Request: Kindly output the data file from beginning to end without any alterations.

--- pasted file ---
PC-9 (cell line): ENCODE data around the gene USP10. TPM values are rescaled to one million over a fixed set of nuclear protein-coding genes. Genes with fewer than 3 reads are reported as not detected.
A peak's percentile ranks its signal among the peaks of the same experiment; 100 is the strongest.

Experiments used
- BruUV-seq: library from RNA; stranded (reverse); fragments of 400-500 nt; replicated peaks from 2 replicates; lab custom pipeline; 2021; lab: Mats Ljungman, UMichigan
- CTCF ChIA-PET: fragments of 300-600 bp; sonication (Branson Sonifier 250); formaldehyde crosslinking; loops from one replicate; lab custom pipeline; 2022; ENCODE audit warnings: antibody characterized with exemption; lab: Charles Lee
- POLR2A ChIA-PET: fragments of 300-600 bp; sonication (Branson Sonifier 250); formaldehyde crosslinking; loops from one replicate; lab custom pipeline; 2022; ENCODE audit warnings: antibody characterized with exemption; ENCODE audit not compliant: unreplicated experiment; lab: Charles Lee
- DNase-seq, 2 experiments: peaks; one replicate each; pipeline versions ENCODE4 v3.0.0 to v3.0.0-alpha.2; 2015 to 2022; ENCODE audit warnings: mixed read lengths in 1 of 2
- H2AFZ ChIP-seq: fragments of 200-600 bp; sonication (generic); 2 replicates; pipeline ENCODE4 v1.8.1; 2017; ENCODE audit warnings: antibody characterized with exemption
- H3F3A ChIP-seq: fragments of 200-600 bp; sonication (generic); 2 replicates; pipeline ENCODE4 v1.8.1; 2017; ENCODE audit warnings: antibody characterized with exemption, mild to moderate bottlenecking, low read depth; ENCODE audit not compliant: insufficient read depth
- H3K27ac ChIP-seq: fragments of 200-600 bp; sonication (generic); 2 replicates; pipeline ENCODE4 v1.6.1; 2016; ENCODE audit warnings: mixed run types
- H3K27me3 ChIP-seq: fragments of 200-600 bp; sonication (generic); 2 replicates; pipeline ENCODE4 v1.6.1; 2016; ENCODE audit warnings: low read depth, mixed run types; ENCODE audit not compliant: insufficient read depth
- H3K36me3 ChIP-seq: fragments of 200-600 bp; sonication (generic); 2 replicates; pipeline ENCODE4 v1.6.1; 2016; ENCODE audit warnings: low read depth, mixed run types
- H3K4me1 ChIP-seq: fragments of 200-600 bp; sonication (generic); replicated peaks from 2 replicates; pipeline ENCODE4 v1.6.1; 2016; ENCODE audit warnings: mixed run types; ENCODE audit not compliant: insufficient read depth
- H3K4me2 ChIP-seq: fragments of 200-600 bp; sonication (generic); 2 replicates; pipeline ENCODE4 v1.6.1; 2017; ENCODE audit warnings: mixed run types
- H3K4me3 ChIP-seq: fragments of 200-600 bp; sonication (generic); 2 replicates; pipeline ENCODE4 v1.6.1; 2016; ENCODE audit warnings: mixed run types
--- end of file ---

PC-9 (cell line): ENCODE data around the gene USP10. TPM values are rescaled to one million over a fixed set of nuclear protein-coding genes. Genes with fewer than 3 reads are reported as not detected.
A peak's percentile ranks its signal among the peaks of the same experiment; 100 is the strongest.

Experiments used
- BruUV-seq: library from RNA; stranded (reverse); fragments of 400-500 nt; replicated peaks from 2 replicates; lab custom pipeline; 2021; lab: Mats Ljungman, UMichigan
- CTCF ChIA-PET: fragments of 300-600 bp; sonication (Branson Sonifier 250); formaldehyde crosslinking; loops from one replicate; lab custom pipeline; 2022; ENCODE audit warnings: antibody characterized with exemption; lab: Charles Lee
- POLR2A ChIA-PET: fragments of 300-600 bp; sonication (Branson Sonifier 250); formaldehyde crosslinking; loops from one replicate; lab custom pipeline; 2022; ENCODE audit warnings: antibody characterized with exemption; ENCODE audit not compliant: unreplicated experiment; lab: Charles Lee
- DNase-seq, 2 experiments: peaks; one replicate each; pipeline versions ENCODE4 v3.0.0 to v3.0.0-alpha.2; 2015 to 2022; ENCODE audit warnings: mixed read lengths in 1 of 2
- H2AFZ ChIP-seq: fragments of 200-600 bp; sonication (generic); 2 replicates; pipeline ENCODE4 v1.8.1; 2017; ENCODE audit warnings: antibody characterized with exemption
- H3F3A ChIP-seq: fragments of 200-600 bp; sonication (generic); 2 replicates; pipeline ENCODE4 v1.8.1; 2017; ENCODE audit warnings: antibody characterized with exemption, mild to moderate bottlenecking, low read depth; ENCODE audit not compliant: insufficient read depth
- H3K27ac ChIP-seq: fragments of 200-600 bp; sonication (generic); 2 replicates; pipeline ENCODE4 v1.6.1; 2016; ENCODE audit warnings: mixed run types
- H3K27me3 ChIP-seq: fragments of 200-600 bp; sonication (generic); 2 replicates; pipeline ENCODE4 v1.6.1; 2016; ENCODE audit warnings: low read depth, mixed run types; ENCODE audit not compliant: insufficient read depth
- H3K36me3 ChIP-seq: fragments of 200-600 bp; sonication (generic); 2 replicates; pipeline ENCODE4 v1.6.1; 2016; ENCODE audit warnings: low read depth, mixed run types
- H3K4me1 ChIP-seq: fragments of 200-600 bp; sonication (generic); replicated peaks from 2 replicates; pipeline ENCODE4 v1.6.1; 2016; ENCODE audit warnings: mixed run types; ENCODE audit not compliant: insufficient read depth
- H3K4me2 ChIP-seq: fragments of 200-600 bp; sonication (generic); 2 replicates; pipeline ENCODE4 v1.6.1; 2017; ENCODE audit warnings: mixed run types
- H3K4me3 ChIP-seq: fragments of 200-600 bp; sonication (generic); 2 replicates; pipeline ENCODE4 v1.6.1; 2016; ENCODE audit warnings: mixed run types